Stuart Johnson, Deseret News
English teacher Nikki Crandall and son Cache sit in a meeting with Crandall's peers at Nebo District's Mapleton Junior High.

SALT LAKE CITY — For Nikki Crandall, her newborn son is everything, so it was difficult when she had to return to work at Mapleton Junior High School just six weeks after his birth.

Luckily for Crandall, although she could not bring her son to class, the school's principal allowed her and other new mothers to bring their children to training sessions and meetings.

"She's been very accommodating," Crandall said. "It's hard to be both places at once for my son."

Crandall is one of many mothers to face such challenges as the economic recession sends more women into the workplace.

To help ease the return to work, Utah lawmakers are considering legislation that would require employers to accommodate breastfeeding in the workplace.

Rep. Christine Johnson, D-Salt Lake, is proposing a bill that is designed to allow mothers more opportunities to nurse their children if they choose.

Under HB252, if a mother asks an employer to provide a private, sanitary place to breastfeed or store breast milk for later use, an employer must accommodate the request.

Johnson, herself an expectant mother, said the proposed law would not require all employers to build mothers' lounges, but rather accommodate individual mothers upon request.

"What's happening now is women go into the restrooms to express milk," she said. "This is really not a sanitary or private place for the mother or child."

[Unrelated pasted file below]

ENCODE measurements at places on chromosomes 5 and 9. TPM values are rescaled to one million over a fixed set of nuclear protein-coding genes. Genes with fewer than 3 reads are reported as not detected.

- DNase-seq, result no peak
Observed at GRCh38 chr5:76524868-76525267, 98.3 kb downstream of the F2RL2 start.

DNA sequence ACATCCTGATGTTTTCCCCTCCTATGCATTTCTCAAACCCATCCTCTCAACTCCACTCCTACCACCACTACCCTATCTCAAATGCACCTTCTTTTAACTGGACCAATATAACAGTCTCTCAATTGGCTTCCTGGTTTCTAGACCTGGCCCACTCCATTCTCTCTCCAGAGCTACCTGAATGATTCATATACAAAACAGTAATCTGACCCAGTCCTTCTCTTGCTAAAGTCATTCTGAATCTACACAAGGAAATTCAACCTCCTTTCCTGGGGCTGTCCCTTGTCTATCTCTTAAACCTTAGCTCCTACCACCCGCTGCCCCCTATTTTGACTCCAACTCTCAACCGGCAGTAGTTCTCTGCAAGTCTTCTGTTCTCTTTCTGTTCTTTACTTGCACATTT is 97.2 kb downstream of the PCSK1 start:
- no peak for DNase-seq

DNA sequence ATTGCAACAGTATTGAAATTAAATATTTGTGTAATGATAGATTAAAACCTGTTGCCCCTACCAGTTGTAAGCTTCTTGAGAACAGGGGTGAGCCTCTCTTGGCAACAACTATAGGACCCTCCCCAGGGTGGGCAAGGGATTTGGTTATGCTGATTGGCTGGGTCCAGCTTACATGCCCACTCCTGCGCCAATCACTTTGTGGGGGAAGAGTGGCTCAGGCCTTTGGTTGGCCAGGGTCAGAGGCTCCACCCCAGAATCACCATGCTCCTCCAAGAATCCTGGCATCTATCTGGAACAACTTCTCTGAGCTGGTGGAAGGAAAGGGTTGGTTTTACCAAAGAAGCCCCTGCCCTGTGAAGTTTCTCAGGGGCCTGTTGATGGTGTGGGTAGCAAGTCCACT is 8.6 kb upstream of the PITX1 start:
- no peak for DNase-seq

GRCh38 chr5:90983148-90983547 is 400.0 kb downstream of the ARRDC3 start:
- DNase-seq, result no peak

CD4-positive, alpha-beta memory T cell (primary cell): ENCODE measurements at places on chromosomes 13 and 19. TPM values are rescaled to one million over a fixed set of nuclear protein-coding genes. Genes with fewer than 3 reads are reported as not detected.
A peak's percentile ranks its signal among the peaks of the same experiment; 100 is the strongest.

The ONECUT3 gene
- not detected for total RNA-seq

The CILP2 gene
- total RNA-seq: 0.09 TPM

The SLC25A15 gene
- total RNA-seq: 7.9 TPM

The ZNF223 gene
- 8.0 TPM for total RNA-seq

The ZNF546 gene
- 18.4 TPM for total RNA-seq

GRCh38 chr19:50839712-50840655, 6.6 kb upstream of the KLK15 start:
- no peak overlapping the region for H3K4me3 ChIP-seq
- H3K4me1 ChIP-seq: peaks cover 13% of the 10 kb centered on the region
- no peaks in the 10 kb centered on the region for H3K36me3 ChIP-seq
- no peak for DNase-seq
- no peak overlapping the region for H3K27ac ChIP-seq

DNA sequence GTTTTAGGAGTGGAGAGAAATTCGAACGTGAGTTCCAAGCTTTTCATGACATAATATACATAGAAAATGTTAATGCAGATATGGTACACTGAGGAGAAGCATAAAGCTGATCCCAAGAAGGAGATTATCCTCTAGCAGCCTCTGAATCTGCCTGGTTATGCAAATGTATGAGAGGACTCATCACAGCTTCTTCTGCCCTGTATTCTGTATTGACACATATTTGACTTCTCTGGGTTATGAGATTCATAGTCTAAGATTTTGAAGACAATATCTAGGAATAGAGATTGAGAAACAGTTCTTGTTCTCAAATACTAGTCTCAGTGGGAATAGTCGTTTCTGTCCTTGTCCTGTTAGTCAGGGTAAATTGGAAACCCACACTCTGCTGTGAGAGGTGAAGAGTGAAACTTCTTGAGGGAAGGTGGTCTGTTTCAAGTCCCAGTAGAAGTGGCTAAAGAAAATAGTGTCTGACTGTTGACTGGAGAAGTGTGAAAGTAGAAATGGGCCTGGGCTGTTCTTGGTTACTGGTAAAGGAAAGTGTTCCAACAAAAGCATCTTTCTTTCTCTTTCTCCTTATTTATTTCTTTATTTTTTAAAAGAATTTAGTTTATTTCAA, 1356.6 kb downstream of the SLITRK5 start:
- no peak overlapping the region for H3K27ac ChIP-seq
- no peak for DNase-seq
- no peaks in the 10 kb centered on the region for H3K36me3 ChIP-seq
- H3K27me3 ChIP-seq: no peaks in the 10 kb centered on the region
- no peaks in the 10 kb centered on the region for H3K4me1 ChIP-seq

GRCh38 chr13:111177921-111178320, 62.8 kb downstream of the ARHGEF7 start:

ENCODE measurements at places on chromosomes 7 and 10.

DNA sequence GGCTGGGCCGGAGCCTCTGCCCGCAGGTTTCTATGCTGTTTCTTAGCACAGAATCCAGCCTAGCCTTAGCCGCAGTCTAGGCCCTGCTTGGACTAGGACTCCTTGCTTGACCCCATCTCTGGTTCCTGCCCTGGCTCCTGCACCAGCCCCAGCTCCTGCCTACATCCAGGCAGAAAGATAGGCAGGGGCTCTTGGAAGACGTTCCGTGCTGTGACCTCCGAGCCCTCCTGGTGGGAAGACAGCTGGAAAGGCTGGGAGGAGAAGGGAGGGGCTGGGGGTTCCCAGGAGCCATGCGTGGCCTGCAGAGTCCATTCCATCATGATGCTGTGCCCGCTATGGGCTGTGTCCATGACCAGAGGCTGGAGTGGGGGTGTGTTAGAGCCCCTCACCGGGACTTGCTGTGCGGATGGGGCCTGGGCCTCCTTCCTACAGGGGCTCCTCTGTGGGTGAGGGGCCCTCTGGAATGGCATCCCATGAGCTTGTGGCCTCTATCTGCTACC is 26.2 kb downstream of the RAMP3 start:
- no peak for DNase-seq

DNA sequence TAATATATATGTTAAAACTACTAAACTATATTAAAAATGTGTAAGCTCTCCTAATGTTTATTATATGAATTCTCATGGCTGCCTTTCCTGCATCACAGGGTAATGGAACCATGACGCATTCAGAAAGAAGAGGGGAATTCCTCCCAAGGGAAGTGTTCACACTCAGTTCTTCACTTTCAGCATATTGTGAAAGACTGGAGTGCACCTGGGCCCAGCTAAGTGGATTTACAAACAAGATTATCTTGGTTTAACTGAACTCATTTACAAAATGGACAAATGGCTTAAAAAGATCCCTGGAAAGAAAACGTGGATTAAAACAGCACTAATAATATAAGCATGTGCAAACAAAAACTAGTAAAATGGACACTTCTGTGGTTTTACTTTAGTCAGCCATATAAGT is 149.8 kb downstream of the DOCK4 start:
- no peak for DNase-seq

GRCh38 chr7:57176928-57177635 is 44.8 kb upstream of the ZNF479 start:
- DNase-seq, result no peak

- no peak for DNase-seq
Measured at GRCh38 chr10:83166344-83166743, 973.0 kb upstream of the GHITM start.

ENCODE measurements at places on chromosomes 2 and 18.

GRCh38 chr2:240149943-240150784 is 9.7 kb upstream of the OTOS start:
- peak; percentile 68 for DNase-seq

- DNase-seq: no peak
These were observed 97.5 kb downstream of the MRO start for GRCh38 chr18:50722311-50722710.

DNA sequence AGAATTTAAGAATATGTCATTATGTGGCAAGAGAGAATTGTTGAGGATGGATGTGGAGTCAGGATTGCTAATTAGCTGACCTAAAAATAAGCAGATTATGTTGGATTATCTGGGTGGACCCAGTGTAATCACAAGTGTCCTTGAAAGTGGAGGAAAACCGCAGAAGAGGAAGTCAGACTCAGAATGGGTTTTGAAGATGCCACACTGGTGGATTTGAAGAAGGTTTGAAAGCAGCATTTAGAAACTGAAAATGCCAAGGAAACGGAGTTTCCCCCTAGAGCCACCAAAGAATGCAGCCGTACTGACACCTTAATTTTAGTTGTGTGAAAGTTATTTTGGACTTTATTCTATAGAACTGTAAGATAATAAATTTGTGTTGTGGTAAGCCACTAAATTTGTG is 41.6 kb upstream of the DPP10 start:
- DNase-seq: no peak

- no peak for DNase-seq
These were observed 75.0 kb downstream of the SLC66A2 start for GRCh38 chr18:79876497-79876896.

The proposal calls for the state to enforce the law, but Johnson said she is in the process of changing it to simply allow women to sue their employers if they are not accommodated, cutting the state out of the process.

The bill has yet to be debated on Capitol Hill, as Johnson works to reduce the bill's fiscal note, a must for it to be successful with this year's tight budget.

If employers do everything they reasonably can to accommodate an employee's request, the law's requirements will be satisfied, Johnson said.

"This is really less to do with breastfeeding and more to do with asking employers to be more aware and accommodating of nursing mothers," she said. "Because there hasn't been a law established, many women just don't speak out and ask their employers."

The biggest challenge for nursing mothers is finding a space at work, said breastfeeding advocate Christy Porucznik, a leader with Utah's La Leche League. The bill would help solve this issue and allow for a change in attitudes toward nursing mothers, she said.

Porucznik said breastfeeding may lead to fewer infections and less risk of obesity for children later in life, and it also has advantages for the mother.

"It's critical," she said. "Breastfeeding completes the hormonal cycle for women. It's what women are programmed to do."

Breastfeeding pays off for businesses as well as their employees, according to the U.S. Department of Health and Human Services Web site Retaining employees by accommodating breastfeeding can lead to more satisfied and loyal employees and cost savings for the business, according to the Web site.

Porucznik predicted an initial push-back against the bill from people who do not see why nursing mothers should get "special treatment."

"This has the potential to have a lot of impact, with so many women working in Utah," Porucznik said. "It may take awhile for attitudes to change, but this could be huge for women all over the state."

To read the full bill, go to